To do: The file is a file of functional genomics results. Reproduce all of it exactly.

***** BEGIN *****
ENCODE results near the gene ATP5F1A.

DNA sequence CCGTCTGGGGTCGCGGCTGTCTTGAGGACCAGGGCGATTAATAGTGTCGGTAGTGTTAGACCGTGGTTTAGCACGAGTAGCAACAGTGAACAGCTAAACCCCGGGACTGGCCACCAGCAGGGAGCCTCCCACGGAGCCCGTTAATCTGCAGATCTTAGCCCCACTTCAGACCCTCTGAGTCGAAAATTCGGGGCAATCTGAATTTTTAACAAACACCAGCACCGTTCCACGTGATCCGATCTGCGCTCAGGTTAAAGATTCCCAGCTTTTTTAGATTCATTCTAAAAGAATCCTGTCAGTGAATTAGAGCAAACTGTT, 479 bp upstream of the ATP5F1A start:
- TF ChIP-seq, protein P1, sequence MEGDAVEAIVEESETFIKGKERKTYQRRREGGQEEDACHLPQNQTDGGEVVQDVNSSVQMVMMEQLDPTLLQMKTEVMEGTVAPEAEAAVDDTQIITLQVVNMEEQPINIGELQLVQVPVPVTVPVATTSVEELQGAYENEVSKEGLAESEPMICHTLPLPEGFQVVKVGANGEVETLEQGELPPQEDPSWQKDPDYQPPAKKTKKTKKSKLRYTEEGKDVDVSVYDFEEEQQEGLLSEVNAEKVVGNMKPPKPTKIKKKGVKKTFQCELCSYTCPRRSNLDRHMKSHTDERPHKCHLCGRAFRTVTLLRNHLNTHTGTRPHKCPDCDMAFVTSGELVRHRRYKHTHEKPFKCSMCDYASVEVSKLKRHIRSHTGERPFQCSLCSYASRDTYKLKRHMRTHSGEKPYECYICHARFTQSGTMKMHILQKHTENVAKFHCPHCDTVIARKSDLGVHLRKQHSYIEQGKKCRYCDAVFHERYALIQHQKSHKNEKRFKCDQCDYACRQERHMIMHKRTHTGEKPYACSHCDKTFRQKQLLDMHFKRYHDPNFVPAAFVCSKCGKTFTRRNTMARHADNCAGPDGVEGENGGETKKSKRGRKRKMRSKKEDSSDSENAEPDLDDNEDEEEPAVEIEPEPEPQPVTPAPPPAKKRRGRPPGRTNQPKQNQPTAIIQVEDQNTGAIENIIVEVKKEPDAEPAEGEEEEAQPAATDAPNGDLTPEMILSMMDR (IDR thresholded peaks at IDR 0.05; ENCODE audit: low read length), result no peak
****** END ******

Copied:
ENCODE results near the gene ATP5F1A.

DNA sequence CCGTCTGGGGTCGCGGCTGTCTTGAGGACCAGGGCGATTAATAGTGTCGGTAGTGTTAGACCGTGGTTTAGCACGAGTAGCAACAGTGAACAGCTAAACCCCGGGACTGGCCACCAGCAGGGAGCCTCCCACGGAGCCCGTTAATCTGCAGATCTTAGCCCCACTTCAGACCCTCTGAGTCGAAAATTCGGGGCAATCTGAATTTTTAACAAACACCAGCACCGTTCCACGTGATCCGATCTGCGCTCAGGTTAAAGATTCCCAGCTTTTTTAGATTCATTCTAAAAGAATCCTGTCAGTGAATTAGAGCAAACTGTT, 479 bp upstream of the ATP5F1A start:
- TF ChIP-seq, protein P1, sequence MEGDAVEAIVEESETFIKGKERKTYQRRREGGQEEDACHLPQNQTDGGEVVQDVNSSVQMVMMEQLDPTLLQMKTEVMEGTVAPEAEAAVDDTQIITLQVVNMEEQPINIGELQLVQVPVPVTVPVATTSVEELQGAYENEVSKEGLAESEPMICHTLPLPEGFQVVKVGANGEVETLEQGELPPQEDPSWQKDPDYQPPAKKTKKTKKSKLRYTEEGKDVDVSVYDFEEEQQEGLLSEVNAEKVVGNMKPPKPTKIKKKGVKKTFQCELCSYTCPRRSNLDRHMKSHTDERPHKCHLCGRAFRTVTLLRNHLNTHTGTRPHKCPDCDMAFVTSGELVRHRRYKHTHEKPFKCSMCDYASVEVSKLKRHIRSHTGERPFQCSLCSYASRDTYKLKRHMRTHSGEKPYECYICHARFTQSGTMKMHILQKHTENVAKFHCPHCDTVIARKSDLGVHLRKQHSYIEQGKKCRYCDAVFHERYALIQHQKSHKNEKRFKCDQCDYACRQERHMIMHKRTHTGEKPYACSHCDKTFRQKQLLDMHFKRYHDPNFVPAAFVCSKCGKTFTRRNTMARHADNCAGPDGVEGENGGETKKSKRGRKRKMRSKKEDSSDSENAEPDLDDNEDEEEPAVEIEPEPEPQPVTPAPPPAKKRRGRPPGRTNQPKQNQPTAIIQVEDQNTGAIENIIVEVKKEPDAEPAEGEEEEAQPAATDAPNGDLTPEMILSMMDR (IDR thresholded peaks at IDR 0.05; ENCODE audit: low read length), result no peak